While the classes were beneficial because of their content and networking opportunities, the DAS Certificate itself is helpful as a way of conveying that I have relevant, up-to-date training to donors and colleagues. It also provides my employer with proof of my commitment to professional development.


Although the costs associated with pursuit of the DAS curriculum are not cheap, even with a SAA member discount, I have found them reasonable in light of the benefits offered by completing the courses and the certificate. I suspect that many of the 300+ people who have earned the DAS certificate since 2013 feel similarly.



]]> (Bryan Brown) Featured Blog SCAA Fri, 17 Nov 2017 19:24:26 +0000
Accessing the Archives: LibGuides and Special Collections

By Rebecca Denne, Special Projects Archivist, South Carolina Political Collections, University of South Carolina


“Outreach.” Regularly tossed around at departmental meetings and conferences, how can we put this buzzword into action? We know we have interesting collections, and we know where the fun stuff is stashed. Presenting our records in accessible and meaningful ways is at the foundation of our roles as archivists and at the heart of a strong outreach program.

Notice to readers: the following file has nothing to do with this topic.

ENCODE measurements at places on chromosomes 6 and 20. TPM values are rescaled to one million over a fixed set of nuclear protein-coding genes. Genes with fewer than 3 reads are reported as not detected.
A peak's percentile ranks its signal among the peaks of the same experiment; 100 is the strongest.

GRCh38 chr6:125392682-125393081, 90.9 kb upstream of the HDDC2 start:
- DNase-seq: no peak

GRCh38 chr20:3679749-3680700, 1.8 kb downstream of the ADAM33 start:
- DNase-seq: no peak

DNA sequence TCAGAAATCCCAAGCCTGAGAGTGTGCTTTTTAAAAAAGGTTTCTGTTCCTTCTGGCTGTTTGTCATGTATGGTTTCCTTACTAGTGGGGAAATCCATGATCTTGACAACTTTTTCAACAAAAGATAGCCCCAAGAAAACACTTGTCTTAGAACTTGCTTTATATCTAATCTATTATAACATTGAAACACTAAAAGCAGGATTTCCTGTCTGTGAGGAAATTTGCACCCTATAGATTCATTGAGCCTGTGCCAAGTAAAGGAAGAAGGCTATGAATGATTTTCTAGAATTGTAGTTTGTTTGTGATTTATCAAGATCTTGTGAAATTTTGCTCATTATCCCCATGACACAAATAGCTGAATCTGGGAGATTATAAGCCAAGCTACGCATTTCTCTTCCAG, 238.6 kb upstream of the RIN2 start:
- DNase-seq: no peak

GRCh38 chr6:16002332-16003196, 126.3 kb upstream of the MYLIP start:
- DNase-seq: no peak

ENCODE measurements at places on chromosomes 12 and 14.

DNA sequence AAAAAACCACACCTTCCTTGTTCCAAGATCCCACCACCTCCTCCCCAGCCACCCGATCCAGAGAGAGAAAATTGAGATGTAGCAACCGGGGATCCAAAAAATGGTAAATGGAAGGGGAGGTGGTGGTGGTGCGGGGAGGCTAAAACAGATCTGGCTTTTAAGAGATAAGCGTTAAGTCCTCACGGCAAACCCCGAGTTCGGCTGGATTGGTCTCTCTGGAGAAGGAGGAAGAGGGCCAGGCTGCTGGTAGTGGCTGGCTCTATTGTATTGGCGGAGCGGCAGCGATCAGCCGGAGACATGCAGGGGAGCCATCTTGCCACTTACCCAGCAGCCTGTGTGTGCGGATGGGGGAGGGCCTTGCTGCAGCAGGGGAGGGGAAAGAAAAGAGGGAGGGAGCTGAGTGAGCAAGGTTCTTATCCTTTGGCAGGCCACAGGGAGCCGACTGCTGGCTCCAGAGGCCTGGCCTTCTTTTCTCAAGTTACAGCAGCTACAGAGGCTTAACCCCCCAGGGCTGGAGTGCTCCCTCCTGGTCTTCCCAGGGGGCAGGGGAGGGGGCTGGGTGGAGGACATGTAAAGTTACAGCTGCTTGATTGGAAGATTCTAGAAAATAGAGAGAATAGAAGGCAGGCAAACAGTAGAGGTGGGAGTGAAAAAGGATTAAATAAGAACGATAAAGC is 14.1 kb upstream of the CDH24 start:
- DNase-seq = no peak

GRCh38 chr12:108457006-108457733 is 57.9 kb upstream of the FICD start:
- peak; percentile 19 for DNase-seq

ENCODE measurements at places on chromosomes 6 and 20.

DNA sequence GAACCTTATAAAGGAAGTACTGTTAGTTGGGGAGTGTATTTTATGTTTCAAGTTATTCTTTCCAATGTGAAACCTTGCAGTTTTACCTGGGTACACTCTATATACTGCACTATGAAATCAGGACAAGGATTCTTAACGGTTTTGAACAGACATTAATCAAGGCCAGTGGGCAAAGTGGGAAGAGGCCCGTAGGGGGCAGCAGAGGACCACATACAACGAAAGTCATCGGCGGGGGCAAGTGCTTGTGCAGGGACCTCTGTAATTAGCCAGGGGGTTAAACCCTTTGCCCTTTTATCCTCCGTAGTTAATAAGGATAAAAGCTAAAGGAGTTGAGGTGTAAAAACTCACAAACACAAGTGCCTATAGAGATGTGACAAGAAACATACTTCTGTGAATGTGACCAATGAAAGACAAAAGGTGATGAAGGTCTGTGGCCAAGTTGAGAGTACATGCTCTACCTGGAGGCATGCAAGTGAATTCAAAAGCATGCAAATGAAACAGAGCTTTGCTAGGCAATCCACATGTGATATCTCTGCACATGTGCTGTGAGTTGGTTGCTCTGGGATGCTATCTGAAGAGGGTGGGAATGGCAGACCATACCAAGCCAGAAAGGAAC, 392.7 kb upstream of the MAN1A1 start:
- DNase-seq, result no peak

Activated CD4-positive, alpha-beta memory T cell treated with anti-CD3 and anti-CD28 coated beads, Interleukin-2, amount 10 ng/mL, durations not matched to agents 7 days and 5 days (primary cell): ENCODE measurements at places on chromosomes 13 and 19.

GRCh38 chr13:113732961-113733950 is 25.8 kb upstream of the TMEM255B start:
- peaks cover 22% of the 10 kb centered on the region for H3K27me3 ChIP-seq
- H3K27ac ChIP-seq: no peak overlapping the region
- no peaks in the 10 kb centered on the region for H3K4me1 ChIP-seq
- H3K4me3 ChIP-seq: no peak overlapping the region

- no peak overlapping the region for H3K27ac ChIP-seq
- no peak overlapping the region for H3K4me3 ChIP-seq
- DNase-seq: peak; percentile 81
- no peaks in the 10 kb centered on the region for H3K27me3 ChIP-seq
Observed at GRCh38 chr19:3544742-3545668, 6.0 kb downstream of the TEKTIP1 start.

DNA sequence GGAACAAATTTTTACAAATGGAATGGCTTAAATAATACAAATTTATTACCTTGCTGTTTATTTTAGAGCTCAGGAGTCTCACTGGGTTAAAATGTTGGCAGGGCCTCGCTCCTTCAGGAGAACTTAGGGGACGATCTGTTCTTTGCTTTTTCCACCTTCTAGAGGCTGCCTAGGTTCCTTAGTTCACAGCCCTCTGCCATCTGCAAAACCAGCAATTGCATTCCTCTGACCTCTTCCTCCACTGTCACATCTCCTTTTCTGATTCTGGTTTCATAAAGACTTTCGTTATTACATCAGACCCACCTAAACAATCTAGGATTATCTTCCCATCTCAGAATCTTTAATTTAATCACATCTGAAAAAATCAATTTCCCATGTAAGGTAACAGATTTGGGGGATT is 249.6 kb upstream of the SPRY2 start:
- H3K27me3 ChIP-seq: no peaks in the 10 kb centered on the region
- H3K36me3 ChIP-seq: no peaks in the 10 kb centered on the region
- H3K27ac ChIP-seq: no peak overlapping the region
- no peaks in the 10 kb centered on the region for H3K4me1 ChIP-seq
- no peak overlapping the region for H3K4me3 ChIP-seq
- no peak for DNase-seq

As the new Special Projects Archivist for South Carolina Political Collections at USC, I divide my attention between curating exhibits, processing complex collections, and developing our outreach. When I started at SCPC three months ago I was blown away by the size, variety, and richness of our collections. Imagine you’re a USC student beginning your research and faced with 130+ collections. Where would you start?


USC’s library, like many academic libraries, subscribes to SpringShare’s content management system LibGuides. LibGuides are essential tools for supporting instruction, research, and technology integration at our university’s library. Librarians use them to organize subject-specific resources which, for many students, could be the primary gateway to discovering all relevant resources the library subscribes to and collects on a topic.


At SCPC, we’re creating LibGuides for popular subjects and to supplement some of our exhibits in an effort to better reach our users. The LibGuides offer new ways for users to engage with our records, and we think they can be a great research springboard. We currently have ten guides, and we’re working on another focused on how to use SCPC and archives in general.